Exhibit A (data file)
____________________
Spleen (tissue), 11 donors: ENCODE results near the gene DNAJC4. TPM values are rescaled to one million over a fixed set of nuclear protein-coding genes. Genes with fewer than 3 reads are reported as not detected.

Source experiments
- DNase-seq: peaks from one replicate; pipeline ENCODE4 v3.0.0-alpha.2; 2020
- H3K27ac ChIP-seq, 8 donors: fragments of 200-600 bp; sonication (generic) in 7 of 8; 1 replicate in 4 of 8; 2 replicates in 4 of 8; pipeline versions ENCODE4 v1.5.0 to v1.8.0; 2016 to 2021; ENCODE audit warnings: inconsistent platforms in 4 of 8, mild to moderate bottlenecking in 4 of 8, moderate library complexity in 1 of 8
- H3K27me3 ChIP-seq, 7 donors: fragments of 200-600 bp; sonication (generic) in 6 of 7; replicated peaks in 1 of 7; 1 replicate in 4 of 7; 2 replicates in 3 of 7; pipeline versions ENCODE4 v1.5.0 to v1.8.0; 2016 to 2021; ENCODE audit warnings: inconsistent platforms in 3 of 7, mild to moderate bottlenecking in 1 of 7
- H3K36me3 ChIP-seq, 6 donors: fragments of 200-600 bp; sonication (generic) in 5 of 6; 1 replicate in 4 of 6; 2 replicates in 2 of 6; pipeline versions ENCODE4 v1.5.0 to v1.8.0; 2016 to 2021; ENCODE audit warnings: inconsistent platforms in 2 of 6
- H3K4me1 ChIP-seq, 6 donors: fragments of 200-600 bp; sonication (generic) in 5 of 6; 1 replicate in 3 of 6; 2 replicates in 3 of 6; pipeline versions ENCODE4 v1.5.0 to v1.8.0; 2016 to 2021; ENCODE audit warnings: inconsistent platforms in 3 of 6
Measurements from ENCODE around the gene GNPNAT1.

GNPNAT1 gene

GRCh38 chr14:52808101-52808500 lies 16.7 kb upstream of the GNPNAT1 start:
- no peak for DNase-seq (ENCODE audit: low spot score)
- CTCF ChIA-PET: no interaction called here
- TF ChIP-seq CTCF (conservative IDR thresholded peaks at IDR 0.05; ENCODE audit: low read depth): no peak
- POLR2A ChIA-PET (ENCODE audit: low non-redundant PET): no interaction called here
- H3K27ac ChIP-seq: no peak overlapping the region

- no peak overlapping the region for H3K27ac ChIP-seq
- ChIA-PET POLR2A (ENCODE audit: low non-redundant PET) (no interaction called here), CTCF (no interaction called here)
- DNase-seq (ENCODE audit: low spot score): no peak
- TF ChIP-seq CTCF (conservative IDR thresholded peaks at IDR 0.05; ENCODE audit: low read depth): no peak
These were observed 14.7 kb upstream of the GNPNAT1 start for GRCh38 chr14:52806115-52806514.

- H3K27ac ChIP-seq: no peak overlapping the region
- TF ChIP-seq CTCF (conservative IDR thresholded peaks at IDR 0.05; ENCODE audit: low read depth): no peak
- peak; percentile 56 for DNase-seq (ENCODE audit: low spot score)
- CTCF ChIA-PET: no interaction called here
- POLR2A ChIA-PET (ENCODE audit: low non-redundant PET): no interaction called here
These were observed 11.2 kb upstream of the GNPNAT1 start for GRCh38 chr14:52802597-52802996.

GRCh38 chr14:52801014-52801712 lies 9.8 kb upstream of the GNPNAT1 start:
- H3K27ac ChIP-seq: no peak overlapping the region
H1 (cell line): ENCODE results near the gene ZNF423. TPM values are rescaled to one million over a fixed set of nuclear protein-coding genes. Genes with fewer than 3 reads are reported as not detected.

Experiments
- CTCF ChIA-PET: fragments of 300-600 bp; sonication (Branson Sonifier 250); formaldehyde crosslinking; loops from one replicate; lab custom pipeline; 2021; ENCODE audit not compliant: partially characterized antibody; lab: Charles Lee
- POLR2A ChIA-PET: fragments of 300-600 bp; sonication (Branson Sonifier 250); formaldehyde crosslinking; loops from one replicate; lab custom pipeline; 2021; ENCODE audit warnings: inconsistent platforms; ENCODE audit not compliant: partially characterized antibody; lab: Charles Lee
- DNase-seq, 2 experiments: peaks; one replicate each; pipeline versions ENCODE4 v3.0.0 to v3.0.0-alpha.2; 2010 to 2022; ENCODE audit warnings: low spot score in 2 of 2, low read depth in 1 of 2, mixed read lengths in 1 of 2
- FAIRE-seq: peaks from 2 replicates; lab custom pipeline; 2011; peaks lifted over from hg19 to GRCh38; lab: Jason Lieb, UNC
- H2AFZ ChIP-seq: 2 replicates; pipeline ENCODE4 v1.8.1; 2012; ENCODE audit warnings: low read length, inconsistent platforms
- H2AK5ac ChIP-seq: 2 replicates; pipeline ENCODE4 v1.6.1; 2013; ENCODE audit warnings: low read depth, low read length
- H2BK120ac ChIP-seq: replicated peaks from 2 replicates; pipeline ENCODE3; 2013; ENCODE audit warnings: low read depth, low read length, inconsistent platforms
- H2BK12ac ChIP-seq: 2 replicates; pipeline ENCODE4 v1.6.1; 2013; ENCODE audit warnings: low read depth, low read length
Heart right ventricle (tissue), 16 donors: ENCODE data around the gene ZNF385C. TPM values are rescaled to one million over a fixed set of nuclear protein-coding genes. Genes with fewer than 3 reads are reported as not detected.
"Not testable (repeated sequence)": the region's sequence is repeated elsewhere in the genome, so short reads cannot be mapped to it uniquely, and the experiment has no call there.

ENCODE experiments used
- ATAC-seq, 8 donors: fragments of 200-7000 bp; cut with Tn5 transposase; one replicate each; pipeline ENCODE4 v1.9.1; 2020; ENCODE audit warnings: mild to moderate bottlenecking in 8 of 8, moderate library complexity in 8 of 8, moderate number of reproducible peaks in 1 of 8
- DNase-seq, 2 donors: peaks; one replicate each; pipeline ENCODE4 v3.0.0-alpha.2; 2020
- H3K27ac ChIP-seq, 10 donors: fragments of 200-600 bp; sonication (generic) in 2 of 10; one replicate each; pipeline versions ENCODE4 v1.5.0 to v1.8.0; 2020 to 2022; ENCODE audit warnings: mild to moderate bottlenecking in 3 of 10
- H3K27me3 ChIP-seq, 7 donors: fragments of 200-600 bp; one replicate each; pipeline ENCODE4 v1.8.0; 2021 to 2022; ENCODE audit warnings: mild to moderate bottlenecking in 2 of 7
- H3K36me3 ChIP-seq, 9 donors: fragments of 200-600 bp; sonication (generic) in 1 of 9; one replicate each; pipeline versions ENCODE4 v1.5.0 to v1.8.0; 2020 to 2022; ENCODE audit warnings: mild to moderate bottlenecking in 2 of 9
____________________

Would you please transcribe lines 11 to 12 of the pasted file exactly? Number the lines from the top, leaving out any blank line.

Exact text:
- no peak for DNase-seq (ENCODE audit: low spot score)
- CTCF ChIA-PET: no interaction called here